Before Bill Clinton jammed on a saxophone with Arsenio Hall’s band and before Barack Obama sang a few verses of “Let’s Stay Together,” another president voiced his strange and highly unlikely recording ambitions: Richard Nixon once admitted he wanted to become a rapper.
The undated confession was rediscovered during a 1997 tour through the Nixon Presidential Library in Yorba Linda, California by a Washington Post reporter, who was listening to one of the many recordings the president—who resigned in 1974 amid the Watergate scandal—made both in and out of office. In it, the former president said:
“I have often thought that if there had been a good rap group around in those days, I might have chosen a career in music instead of politics.”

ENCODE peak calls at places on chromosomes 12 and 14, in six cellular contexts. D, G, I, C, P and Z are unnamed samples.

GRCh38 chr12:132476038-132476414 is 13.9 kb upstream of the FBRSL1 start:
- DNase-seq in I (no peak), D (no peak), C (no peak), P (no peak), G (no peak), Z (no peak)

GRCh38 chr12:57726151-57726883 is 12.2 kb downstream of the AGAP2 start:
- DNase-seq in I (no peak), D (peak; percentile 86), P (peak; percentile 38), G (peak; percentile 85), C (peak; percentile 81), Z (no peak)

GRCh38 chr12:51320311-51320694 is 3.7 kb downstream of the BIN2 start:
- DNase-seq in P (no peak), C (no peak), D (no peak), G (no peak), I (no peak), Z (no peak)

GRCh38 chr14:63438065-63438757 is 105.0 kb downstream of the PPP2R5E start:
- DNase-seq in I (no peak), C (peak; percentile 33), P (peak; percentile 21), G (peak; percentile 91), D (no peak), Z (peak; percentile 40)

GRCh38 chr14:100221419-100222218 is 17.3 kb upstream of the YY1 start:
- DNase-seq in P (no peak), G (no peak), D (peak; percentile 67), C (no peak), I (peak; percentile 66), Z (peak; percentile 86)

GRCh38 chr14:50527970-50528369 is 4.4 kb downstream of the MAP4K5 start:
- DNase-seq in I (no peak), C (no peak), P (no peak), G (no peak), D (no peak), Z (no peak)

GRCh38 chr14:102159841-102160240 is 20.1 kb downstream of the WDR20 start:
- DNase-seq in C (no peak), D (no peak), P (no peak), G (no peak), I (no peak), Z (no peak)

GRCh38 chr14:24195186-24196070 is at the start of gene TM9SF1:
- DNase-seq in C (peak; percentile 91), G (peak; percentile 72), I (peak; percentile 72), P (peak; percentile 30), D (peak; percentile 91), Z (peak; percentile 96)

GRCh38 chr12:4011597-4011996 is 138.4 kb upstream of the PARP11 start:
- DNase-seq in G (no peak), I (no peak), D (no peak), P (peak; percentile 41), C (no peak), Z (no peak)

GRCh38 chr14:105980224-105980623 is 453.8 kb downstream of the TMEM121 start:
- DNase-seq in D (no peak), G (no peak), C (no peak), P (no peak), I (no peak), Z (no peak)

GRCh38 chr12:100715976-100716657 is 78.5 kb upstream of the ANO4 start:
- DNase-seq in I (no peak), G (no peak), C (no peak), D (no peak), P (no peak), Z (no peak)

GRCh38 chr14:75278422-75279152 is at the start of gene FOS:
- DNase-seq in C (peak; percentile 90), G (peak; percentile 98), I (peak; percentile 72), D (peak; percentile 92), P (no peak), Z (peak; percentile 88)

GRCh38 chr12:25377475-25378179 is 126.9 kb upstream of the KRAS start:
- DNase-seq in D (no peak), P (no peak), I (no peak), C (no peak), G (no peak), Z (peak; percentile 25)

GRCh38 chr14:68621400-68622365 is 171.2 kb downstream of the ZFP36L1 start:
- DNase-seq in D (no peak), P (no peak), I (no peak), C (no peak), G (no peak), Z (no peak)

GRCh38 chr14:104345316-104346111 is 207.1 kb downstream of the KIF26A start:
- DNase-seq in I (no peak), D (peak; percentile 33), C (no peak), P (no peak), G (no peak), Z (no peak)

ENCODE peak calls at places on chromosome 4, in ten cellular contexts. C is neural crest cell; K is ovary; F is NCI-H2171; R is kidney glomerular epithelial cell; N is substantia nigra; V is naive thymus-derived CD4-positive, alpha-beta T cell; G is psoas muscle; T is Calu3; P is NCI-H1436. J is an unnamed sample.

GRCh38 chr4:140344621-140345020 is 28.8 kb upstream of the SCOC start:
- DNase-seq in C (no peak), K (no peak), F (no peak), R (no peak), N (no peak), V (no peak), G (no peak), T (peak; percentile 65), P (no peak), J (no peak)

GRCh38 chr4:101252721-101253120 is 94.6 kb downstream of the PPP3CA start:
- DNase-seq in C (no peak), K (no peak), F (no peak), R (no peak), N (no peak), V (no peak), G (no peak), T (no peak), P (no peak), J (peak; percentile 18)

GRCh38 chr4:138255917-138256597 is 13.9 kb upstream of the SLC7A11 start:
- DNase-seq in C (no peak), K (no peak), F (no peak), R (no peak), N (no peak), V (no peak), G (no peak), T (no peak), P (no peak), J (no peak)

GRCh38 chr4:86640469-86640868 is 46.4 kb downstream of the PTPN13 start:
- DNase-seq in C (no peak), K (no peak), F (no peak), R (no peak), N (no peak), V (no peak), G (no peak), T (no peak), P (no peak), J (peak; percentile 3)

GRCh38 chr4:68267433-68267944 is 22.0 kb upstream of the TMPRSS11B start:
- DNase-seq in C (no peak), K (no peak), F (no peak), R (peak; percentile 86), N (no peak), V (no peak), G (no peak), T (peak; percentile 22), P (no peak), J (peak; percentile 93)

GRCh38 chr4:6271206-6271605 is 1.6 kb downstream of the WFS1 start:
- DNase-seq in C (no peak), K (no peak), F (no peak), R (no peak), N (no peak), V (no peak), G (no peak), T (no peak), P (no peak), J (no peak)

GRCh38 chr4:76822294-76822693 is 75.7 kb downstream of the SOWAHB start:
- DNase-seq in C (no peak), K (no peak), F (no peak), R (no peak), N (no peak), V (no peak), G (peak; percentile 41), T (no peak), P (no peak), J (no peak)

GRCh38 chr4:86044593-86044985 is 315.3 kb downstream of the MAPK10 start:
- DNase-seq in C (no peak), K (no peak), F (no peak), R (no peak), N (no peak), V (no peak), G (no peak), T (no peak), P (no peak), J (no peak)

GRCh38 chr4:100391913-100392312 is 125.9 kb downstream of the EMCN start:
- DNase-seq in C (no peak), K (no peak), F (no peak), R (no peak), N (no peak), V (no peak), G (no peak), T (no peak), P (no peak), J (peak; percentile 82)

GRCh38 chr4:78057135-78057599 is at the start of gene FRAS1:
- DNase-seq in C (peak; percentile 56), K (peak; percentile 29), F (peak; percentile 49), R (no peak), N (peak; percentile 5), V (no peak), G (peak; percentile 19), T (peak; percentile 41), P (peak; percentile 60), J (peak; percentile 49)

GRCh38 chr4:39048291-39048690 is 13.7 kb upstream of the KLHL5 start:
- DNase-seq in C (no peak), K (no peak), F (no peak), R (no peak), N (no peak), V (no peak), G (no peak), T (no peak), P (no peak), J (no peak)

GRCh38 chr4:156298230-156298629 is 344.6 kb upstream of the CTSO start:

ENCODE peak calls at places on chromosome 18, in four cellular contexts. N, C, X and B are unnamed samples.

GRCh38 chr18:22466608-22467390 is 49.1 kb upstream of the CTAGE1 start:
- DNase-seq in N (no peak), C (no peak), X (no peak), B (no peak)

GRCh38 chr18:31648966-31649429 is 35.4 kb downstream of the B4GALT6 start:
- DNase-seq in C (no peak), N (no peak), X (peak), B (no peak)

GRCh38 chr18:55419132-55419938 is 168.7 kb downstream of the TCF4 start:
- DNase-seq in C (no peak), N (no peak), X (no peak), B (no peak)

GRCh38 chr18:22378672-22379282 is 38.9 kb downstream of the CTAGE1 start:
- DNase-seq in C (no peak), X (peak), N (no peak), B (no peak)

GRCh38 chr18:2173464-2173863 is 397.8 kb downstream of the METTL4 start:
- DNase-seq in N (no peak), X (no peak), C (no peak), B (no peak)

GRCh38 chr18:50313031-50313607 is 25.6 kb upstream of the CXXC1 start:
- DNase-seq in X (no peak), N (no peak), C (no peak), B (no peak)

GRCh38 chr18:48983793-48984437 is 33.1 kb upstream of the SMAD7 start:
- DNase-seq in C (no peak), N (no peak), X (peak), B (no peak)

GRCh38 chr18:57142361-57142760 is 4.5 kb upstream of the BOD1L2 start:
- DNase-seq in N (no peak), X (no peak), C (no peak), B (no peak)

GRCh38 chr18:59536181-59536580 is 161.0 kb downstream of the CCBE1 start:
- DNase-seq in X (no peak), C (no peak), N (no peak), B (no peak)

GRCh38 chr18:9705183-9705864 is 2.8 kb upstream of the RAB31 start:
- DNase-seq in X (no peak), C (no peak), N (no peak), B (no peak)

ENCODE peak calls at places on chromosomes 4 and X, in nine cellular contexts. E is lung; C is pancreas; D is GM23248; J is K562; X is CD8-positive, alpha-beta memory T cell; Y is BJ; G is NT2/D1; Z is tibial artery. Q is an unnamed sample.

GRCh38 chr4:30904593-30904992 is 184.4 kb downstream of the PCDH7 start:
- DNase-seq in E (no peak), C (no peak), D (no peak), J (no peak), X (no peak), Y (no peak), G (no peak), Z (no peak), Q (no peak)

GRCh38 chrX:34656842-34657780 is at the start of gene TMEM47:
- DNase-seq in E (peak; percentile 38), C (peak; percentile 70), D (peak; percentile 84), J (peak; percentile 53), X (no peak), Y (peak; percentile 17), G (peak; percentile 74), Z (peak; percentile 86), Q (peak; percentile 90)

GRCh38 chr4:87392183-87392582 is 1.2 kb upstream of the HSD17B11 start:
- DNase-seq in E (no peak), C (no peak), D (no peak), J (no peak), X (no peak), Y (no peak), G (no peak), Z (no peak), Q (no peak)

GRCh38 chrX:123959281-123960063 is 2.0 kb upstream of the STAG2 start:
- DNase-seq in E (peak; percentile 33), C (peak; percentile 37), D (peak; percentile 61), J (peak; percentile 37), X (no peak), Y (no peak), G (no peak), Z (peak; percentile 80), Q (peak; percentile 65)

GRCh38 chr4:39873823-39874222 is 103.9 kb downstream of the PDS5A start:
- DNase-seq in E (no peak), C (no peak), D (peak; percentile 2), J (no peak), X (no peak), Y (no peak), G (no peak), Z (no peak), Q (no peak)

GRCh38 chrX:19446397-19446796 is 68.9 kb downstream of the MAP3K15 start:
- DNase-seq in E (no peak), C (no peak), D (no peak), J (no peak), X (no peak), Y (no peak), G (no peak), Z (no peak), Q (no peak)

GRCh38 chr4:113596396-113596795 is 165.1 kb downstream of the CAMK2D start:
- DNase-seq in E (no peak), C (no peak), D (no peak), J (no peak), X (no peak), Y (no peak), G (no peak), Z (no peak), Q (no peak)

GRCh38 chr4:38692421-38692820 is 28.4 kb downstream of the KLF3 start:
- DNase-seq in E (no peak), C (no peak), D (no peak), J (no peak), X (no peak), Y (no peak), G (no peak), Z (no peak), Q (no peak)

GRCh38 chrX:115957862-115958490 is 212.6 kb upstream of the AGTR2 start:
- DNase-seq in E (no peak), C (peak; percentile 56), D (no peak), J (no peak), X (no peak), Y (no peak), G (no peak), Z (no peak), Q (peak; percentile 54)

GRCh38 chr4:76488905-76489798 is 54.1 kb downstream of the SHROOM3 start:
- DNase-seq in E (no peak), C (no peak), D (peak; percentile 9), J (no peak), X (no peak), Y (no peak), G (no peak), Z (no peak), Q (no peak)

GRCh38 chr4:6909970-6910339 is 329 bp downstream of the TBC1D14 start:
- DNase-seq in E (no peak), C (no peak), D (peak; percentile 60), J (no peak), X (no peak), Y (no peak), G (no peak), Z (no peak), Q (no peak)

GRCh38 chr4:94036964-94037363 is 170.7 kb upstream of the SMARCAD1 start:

Years prior, the idea of the staid, stolid Nixon freestyling verse led to various media outlets coining his possible stage names: Trik-E-Dik was one standout. But it wasn’t quite as unlikely a concept as it may have seemed. As a child, Nixon’s mother, Hannah, bought him several instruments, including a piano, clarinet, saxophone, accordion, and violin; young Nixon practiced the piano every day after school. He even appeared on The Jack Paar Program in 1963 to perform a piano concerto that he wrote himself:
Nixon died in 1994, just a few years after the quote surfaced, but never addressed it directly.
In 1990, Spy magazine asked Kid of the popular duo Kid ‘n Play what a Nixon rap performance would look like. “I see him as a solo rapper and he’d probably have, like, two dancers,” he said. “They’d probably be dressed in some intelligence uniforms, some Watergate break-in uniforms … he’s good at cutting, particularly tape.”